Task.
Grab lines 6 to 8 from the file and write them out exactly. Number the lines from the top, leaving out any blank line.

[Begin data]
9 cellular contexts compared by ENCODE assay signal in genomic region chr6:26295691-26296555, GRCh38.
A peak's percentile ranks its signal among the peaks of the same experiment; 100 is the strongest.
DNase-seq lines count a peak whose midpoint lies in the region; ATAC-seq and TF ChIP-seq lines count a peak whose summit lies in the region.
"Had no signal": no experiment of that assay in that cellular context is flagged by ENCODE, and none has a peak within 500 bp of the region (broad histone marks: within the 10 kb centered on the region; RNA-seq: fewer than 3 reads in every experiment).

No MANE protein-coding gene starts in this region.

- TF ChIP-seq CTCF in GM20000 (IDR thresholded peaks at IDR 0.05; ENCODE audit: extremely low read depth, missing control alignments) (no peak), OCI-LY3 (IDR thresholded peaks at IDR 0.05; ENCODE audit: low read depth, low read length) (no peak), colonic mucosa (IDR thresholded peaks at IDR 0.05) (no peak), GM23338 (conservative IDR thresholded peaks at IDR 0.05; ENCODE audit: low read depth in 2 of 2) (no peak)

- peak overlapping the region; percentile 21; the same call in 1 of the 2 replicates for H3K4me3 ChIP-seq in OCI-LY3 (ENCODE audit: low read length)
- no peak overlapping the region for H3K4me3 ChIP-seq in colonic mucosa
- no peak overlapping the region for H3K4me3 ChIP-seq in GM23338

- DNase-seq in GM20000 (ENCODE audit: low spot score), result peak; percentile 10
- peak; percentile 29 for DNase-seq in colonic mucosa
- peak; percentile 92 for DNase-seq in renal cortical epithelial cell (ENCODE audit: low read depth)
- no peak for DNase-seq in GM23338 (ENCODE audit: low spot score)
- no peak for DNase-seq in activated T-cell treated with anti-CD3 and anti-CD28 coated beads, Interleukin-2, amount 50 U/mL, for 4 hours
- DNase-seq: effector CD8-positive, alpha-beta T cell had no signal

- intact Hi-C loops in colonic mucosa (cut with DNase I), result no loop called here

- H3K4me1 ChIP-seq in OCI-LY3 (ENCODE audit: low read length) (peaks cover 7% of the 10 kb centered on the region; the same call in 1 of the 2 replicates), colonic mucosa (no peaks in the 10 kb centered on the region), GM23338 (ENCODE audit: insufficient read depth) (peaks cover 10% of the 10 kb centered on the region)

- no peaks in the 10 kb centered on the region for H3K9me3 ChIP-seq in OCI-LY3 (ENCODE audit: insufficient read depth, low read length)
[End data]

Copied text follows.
- TF ChIP-seq CTCF in GM20000 (IDR thresholded peaks at IDR 0.05; ENCODE audit: extremely low read depth, missing control alignments) (no peak), OCI-LY3 (IDR thresholded peaks at IDR 0.05; ENCODE audit: low read depth, low read length) (no peak), colonic mucosa (IDR thresholded peaks at IDR 0.05) (no peak), GM23338 (conservative IDR thresholded peaks at IDR 0.05; ENCODE audit: low read depth in 2 of 2) (no peak)

- peak overlapping the region; percentile 21; the same call in 1 of the 2 replicates for H3K4me3 ChIP-seq in OCI-LY3 (ENCODE audit: low read length)
- no peak overlapping the region for H3K4me3 ChIP-seq in colonic mucosa